It doesn’t seem that the NWHL and the CWHL are in the friendliest of phases right now. The news broke Saturday — the day before the 2015 CWHL Draft — that the CWHL had not yet released the eleven mystery players that are committed to filling out the NWHL’s ranks.
In fact, it seems these players had applied for release from their contracts months earlier, some of them since May.
In an article for Puck Daddy, Jen Neale found the rules for release from play via headhunting (as CWHLers making the jump to the NWHL would fall under this category) put forth by the CWHL. They are as follows:
By way of example, if a player, who signs with a CWHL Club and is included on the roster, is approached by league X to play for the current season – and the player wishes to play for the league X club. There are a few options open to the player.
1) Request a release from her contract with the CWHL Club. If this release is granted, the player will be free to join league X – but will be prohibited from returning to the CWHL for a period of 1 year.
2) Request a release from her contract with the CWHL Club. If the release is not granted, the player may refuse a position on the official roster and will be placed on the reserve roster. In this situation the player will be allowed to join League X but will be prohibited from joining the CWHL team’s official roster for one year, unless she returns to the CWHL prior to the October 4 Official roster deadline.
3) Formally resign from the CWHL. The player may formally resign from the CWHL and join League X – But the player will be prohibited from returning to any CWHL Club for a period of one year.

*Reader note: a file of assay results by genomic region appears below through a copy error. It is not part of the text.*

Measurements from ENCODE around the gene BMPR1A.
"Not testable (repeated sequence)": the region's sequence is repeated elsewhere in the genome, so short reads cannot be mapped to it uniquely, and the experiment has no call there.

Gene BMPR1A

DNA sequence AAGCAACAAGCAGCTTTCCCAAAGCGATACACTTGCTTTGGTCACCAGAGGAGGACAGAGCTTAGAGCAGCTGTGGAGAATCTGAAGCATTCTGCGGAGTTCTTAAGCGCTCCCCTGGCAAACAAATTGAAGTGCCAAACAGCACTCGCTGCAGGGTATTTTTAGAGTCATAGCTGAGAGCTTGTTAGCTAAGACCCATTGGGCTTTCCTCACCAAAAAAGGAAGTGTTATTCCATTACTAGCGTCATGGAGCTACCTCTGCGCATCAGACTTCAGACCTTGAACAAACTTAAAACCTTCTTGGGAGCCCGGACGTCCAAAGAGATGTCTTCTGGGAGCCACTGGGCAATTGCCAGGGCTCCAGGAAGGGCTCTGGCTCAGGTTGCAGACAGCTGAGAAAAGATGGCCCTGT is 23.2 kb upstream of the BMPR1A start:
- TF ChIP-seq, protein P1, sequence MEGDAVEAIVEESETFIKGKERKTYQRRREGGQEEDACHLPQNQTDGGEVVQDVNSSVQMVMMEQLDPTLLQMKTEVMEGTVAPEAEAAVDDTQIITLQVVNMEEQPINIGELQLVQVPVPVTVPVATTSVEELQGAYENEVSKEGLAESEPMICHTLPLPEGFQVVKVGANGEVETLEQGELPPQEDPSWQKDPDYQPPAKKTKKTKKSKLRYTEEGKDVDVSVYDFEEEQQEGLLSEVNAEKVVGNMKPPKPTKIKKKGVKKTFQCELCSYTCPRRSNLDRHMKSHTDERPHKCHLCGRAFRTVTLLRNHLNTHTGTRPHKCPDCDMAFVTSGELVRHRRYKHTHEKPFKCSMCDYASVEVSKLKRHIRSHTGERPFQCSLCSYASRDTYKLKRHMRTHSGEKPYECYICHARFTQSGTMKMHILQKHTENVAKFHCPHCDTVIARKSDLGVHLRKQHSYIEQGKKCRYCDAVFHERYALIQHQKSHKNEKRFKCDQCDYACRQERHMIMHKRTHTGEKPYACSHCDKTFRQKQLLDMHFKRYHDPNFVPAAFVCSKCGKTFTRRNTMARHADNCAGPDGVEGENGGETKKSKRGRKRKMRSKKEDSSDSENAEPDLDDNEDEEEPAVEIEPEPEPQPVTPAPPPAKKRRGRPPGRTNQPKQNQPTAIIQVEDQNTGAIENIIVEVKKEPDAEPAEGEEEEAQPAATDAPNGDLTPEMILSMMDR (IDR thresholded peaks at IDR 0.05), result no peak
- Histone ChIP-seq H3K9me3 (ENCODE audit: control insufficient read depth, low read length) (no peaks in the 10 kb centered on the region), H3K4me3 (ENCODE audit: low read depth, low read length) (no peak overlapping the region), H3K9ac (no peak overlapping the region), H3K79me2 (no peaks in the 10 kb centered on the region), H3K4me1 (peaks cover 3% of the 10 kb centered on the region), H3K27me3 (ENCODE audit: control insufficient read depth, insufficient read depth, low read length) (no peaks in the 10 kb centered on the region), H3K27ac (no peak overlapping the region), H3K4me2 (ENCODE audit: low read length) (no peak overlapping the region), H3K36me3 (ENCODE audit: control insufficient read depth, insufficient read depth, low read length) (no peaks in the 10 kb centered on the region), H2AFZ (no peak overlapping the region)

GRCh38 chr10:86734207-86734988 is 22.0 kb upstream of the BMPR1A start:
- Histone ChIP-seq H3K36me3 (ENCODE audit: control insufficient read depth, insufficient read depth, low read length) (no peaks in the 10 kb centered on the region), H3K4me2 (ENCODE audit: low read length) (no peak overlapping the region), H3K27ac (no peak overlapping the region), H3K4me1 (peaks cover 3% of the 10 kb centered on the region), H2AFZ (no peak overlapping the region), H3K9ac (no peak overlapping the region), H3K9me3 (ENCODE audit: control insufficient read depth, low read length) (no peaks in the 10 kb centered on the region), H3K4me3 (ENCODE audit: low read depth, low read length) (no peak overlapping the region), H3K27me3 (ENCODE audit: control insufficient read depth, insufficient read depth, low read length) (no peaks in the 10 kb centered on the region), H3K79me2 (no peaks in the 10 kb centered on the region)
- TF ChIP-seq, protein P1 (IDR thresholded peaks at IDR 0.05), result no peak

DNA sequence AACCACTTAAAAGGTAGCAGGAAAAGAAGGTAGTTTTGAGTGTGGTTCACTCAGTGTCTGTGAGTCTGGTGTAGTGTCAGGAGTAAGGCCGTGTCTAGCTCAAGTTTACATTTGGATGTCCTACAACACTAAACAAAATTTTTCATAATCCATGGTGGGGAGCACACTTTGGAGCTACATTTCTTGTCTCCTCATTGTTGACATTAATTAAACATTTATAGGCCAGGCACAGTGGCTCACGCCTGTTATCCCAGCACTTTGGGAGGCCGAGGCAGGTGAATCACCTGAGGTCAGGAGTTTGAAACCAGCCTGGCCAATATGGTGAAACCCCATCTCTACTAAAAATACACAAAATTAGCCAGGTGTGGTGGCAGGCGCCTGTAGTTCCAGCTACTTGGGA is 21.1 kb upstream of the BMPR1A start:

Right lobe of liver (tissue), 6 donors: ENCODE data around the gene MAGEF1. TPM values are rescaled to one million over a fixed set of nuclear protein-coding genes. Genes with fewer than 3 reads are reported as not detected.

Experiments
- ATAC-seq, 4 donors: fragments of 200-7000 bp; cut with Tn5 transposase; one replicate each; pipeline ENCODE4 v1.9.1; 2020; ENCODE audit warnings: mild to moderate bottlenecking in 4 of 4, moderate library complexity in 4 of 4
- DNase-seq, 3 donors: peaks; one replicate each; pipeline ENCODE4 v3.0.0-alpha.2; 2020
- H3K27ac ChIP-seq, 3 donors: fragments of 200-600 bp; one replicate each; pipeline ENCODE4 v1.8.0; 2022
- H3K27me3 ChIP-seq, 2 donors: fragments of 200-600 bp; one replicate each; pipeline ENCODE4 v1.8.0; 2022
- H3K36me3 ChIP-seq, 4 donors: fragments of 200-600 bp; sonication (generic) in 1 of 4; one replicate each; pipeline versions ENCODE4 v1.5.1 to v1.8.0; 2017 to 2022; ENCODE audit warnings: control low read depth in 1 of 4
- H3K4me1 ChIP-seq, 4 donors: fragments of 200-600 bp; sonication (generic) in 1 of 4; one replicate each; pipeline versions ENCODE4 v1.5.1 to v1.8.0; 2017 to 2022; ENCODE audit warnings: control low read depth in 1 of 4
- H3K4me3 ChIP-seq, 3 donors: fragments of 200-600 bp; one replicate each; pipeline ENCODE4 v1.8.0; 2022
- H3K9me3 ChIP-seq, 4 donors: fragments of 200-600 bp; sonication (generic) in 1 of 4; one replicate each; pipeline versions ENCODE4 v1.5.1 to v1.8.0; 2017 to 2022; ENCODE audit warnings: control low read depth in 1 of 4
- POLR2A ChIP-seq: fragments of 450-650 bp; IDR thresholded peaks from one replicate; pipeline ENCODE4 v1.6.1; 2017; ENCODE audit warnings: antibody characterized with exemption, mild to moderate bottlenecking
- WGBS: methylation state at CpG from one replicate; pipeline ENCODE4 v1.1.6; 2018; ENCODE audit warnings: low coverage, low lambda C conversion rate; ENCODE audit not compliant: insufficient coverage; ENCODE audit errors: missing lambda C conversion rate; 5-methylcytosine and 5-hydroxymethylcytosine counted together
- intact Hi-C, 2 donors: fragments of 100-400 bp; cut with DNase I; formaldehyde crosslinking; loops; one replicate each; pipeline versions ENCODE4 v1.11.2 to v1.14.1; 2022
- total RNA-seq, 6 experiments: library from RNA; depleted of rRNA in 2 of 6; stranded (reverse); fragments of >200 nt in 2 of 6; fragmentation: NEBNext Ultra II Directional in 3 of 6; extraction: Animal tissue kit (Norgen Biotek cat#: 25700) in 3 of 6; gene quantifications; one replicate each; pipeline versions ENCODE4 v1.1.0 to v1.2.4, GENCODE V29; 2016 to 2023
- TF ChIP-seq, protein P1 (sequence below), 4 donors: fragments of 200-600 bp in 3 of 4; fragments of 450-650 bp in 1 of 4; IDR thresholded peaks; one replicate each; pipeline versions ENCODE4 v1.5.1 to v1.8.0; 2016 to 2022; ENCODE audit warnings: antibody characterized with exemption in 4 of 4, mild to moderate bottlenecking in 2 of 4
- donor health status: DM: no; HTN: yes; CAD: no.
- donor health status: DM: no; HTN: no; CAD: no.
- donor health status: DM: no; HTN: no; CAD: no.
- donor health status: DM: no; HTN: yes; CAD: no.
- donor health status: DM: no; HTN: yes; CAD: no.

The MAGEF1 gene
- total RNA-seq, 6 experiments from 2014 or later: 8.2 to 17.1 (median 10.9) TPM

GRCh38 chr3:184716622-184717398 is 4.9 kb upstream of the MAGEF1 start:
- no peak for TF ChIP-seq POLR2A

Regardless of the option chosen by the player, the player will be able to join league X, but will be prohibited from joining the active roster of a CWHL Club for a period of one year.
While the differences are subtle case-to-case, these rules make clear that any player who wishes to leave will be granted her resignation. In all instances, women are prohibited from playing in the CWHL for a period of one year (one assumes from the time of resignation), but there is no circumstance listed above where a player’s rights are held tied to the league if she wishes to withdraw.
Just because the women aren’t paid in the CWHL doesn’t mean they can up and leave. They’re still under contract. Playing for the NWHL without going through the termination channels they agreed to, by signing the CWHL player agreement (pre-addendum), makes them vulnerable to contract violation lawsuits with monetary damages related to business losses attached and other legal perils.
Playing Devil’s Advocate, it’s not difficult to see why the CWHL wouldn’t want to let go of any of their established players.
And while the CWHL might gain an edge by placing these players in limbo so they couldn’t publicly declare for the NWHL, make media appearances, or, depending on how long this drags on, practice or even play in games for their new league, it does not set the stage for positive public relations or a relationship between the leagues.
When contacted about the situation, the NWHL only reiterated that out of respect for the players involved, the league could not comment.